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Van’s Issues New Communique Pertaining to Laser-Cut Parts

Company Responsibly Addresses Flawed Components

Van’s Aircraft, the famed light-sport aircraft marque and maker of the perennially popular RV6/6A, RV7/7A, and numerous additional kit aircraft models, has published new and updated documents for customers in possession of aircraft kits comprising laser-cut parts. The described customers, on Tuesday, 03 October 2023, were to have received an email containing a link to a newly-established web portal via which they may select requested replacement parts.

Van’s has also made available to its customers a series of online documents including a new engineering assessment report the company encourages its customers to read in full. Subject report describes the work Van’s have done and the results of testing and assessment performed by the company’s engineering team and a contracted third-party testing company. All laser-cut parts have been classified either as “Recommended for Replacement” or “Acceptable for Use.” Those parts classified as Acceptable for Use are functionally equivalent to punched parts and may be used in an aircraft. Any parts classified as Recommended for Replacement should be replaced or addressed as discussed in the engineering assessment document.

The status of each part is displayed in the updated Laser-Cut Parts List document, as well as the new web portal’s parts list.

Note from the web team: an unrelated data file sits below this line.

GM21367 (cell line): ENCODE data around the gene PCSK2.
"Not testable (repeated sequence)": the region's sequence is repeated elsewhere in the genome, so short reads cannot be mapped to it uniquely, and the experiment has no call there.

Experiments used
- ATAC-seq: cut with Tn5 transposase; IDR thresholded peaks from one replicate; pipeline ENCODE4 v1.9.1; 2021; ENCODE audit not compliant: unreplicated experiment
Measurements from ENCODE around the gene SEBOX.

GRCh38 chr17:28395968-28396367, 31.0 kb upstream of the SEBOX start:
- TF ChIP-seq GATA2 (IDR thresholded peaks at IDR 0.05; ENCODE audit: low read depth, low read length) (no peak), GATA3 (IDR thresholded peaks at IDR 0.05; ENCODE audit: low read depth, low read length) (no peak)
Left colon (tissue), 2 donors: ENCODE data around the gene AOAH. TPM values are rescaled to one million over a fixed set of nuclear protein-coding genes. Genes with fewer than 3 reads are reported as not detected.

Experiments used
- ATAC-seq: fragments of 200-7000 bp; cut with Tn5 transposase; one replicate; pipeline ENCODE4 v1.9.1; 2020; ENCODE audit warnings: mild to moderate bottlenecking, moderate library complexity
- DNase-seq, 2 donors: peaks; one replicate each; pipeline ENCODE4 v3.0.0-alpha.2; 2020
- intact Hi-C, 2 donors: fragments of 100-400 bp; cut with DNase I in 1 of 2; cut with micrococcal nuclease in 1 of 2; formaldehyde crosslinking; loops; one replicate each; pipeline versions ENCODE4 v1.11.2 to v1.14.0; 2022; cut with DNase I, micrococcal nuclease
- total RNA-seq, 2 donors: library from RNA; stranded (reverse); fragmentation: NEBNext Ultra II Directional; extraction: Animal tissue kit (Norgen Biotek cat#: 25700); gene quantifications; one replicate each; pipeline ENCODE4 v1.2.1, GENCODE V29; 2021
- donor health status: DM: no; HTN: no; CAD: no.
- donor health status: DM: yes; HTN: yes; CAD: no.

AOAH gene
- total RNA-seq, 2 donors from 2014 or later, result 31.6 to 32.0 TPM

A detailed review of documentation included with kits shipped to customers revealed upwards of one-thousand instances in which Van’s erroneously informed customers their kits might contain laser-cut parts. In fact, the kits in question did not contain laser-cut parts. Customers in receipt of inaccurate data pertaining to their kits will be contacted by Van’s regarding the status change of their kits.

The updated Van’s documents may be viewed in their entirety at:

  • Engineering Assessment document (new, PDF): www.vansaircraft.com/wp-content/uploads/2023/09/Laser-Cut-Parts-Engineering-Evaluation-R11.3.pdf
  • Laser Cut Parts List document (updated, PDF): www.vansaircraft.com/wp-content/uploads/2023/09/Laser-Cut-Part-List-Revised_R5.6.pdf
  • Parts Identification Guide (PDF): www.vansaircraft.com/wp-content/uploads/2023/08/Laser-Cut-and-Punched-Part-Identification-Key-with-edits.pdf

Information selected by customers on the aforementioned web portal will inform Van’s future production-planning needs. Van’s will update delivery timelines and other parts-related information, and communicate such to customers over time.

Van’s respectfully reminds customers the prevailing situation is costly, time-consuming, and will take the company some time to work through. Van’s states: “We certainly also understand that this situation is time-consuming and inconvenient for our builders. To sustain the company, Van’s must produce and ship new kits and parts while simultaneously producing and shipping replacement parts. The amount of work and time involved in resolving this issue will depend greatly on how our customers adopt and implement the classifications and recommendations documented in the Van’s engineering assessment document, simply because the number of parts requested by customers will primarily define the actual production volume and timelines for those parts.”